Query I. Will it be possible -- and if possible advisable -- to enact legislation such as that incorporated in the Australasian Act of 1906, which provided for a tax on goods offered for interstate shipment unless they bore the authorized declaration that wages paid were fair and reasonable? We have, of course, a constitutional restriction on interstate taxes. Would it apply in this case? If so, is the health of women in industry of sufficient importance, and does the remedy suggested offer sufficient promise, to call for a constitutional amendment?

Query II. In determining a living wage, should the basis of cost of living be the family as a unit, or the units of the family under self-supporting conditions? [page 4]




The work of the Women's and Children's Division of the Commission has been concentrated upon the development of some remedies for ills revealed in published reports on conditions surrounding wage-earning women.

The ills reflected in these reports grow out of:

I. Lack of national standards resulting in:

(a) Frequent defective hygiene and sanitation in industries employing large numbers of women and children.

(b) Frequent failure to regulate and equally frequent defective regulation of working hours for women and children.

(c) Existing wages which apparently take no account of any factors save those of supply and demand, and which are not as yet in any effective manner influenced by collective bargaining.

II. Laws which fix standards for all industries, neither taking cognizance of the varying demands made by different industries upon the physical and nervous energies of the women and children workers, nor making reasonable provision for variations in underlying problems of administration. Effective enforcement frequently fails to accomplish the object of such laws.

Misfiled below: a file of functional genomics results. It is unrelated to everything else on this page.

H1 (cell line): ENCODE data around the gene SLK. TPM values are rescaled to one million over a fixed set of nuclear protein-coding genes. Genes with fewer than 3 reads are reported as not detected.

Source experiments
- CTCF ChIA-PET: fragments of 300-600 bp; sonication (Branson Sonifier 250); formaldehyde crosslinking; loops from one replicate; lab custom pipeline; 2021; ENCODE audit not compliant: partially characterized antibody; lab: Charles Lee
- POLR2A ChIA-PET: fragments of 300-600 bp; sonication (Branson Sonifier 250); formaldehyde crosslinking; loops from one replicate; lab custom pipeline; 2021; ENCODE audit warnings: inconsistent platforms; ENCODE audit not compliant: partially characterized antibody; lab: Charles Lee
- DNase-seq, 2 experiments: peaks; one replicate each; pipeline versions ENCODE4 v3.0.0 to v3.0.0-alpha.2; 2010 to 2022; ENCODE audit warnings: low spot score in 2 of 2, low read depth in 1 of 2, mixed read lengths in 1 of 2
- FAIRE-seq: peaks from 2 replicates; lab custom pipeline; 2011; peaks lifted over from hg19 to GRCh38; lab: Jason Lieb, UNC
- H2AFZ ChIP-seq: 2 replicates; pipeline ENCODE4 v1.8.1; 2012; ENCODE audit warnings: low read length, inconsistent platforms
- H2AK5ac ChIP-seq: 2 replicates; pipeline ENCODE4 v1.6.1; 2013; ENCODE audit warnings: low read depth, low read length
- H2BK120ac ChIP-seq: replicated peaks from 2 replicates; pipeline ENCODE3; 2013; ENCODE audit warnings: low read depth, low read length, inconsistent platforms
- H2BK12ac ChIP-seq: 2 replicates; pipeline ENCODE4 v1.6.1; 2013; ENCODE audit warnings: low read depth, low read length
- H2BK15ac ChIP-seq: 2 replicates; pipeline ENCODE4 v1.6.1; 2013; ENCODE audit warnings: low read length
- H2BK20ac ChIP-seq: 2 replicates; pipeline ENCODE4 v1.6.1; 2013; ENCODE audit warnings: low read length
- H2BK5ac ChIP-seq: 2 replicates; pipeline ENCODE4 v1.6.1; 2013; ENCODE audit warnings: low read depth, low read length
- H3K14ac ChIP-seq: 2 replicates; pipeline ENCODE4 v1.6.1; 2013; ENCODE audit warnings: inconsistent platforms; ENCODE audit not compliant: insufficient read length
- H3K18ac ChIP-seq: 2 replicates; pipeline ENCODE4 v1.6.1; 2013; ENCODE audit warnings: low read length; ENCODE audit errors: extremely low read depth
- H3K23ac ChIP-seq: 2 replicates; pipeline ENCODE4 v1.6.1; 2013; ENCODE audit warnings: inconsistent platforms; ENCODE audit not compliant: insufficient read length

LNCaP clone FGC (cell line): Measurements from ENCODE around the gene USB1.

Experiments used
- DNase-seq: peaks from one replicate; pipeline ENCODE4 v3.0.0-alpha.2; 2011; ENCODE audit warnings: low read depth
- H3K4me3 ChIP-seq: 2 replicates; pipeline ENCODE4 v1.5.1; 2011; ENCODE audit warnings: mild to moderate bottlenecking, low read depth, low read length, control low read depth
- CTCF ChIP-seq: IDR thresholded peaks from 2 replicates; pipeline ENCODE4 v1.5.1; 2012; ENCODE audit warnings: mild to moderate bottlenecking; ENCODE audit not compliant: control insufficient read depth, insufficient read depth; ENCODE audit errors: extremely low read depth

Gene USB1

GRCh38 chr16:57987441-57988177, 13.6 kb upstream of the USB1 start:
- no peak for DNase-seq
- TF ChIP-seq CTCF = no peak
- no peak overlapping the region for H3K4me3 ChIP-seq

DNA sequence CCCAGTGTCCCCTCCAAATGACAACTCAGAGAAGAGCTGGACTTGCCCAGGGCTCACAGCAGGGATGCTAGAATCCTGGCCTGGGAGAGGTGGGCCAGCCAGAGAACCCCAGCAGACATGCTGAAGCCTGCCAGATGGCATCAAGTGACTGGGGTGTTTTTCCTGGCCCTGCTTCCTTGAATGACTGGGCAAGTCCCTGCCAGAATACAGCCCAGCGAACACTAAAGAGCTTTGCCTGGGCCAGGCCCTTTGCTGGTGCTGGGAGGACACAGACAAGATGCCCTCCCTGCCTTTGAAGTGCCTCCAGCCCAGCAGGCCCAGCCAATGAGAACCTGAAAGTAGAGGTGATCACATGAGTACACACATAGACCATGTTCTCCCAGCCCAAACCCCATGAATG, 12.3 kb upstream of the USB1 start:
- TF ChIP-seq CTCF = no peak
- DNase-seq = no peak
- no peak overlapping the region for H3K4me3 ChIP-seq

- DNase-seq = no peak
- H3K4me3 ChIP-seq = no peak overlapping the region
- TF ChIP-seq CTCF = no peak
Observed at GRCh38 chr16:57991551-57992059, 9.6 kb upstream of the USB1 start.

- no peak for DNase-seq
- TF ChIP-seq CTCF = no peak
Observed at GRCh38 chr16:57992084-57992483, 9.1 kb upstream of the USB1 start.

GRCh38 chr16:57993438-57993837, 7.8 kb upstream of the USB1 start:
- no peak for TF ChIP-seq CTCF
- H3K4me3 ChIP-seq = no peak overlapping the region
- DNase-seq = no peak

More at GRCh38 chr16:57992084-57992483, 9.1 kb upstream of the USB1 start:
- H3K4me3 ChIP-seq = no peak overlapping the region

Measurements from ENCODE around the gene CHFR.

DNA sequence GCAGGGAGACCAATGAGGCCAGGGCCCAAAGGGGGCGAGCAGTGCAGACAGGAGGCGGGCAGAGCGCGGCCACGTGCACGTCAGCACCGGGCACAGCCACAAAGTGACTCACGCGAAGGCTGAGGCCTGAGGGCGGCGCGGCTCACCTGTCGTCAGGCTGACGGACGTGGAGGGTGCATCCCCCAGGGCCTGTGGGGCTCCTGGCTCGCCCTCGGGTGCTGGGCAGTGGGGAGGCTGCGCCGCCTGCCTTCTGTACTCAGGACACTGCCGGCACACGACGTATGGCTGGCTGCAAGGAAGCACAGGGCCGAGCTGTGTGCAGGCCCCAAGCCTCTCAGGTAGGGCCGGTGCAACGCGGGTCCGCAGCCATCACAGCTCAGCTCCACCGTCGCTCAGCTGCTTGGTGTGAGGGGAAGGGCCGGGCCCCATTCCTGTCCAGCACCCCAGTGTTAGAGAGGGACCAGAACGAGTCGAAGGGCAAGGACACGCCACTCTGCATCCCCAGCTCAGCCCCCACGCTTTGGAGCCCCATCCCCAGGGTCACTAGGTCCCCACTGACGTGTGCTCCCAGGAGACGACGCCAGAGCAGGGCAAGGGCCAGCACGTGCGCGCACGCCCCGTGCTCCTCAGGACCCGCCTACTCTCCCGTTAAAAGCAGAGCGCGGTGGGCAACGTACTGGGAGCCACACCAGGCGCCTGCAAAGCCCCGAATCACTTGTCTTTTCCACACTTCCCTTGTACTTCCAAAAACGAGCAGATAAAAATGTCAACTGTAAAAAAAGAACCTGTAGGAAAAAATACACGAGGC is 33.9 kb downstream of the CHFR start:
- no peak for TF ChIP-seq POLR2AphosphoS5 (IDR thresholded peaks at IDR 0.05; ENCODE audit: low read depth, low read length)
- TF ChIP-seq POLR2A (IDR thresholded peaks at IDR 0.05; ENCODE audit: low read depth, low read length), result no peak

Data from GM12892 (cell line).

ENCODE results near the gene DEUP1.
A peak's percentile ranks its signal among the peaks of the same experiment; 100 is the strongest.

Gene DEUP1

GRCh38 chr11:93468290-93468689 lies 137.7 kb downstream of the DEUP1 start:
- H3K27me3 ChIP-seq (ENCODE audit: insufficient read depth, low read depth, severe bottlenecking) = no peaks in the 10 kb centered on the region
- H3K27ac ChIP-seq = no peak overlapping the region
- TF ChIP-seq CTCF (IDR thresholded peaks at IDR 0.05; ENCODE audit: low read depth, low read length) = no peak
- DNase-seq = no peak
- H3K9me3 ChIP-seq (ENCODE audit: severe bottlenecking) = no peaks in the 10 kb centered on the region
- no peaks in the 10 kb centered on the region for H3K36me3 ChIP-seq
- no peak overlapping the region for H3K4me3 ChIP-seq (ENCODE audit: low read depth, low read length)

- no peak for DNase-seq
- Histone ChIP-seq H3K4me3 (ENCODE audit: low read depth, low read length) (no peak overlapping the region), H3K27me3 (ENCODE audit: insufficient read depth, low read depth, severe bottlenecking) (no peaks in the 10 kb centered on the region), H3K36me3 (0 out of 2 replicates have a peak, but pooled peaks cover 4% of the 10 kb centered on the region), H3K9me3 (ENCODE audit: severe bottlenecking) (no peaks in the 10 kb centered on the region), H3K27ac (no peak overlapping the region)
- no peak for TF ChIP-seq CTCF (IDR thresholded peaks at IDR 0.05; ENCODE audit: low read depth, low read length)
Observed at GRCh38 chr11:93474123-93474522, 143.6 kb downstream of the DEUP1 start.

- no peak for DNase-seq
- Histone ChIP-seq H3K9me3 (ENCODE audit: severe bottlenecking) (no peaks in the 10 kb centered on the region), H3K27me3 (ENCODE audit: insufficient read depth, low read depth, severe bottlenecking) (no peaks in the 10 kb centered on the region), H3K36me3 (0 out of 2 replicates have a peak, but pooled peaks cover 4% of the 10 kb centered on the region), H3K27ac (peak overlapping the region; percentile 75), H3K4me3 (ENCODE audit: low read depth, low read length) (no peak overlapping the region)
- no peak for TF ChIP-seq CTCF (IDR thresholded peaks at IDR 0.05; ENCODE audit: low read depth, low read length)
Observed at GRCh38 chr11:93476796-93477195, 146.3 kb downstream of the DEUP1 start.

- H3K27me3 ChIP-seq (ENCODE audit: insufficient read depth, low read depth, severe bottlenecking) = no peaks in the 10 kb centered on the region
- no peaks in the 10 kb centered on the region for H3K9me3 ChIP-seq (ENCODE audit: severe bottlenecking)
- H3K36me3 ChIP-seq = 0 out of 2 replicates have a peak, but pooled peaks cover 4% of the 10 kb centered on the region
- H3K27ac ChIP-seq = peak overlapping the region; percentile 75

III. Utter failure of the liability laws to take any account of the hazard to the health of women operating defective or excessively heavy running machinery.

The remedies suggested are:

I. Vesting some existing federal agency, such as the National Health Service, or some contemplated agency such as the National Industrial Council, with power:

(a) To set up standards of healthful working conditions, including standards of reasonable operating demands of machinery.

(b) To standardize the hours for women and children engaged in industries involved in interstate traffic.

(c) To determine standard scales of wages for women and children in industries involved in interstate traffic. <[But this proposition does not involve making wages legally mandatory. (See explanatory sheet)]>

II. Drawing a model state law which will provide for sufficient power and flexibility to permit the executors of the law to standardize hours, wages and conditions of labor with due reference -- first, to the welfare of the worker; second, the character of the industries employing women and children, and third, the problems of interstate competition. (In fixing standards for industries involved in interstate competition, administrative officers should be authorized to cooperate with the federal agency proposed in connection with remedy I.)

III. A strong recommendation on the part of the Commission on Industrial Relations that liability laws take cognizance of the hazard to the health of women operating defective, or excessively heavy running machinery, by throwing the burden of proof upon the employer in case of a damage suit for injury to health.

Item Relations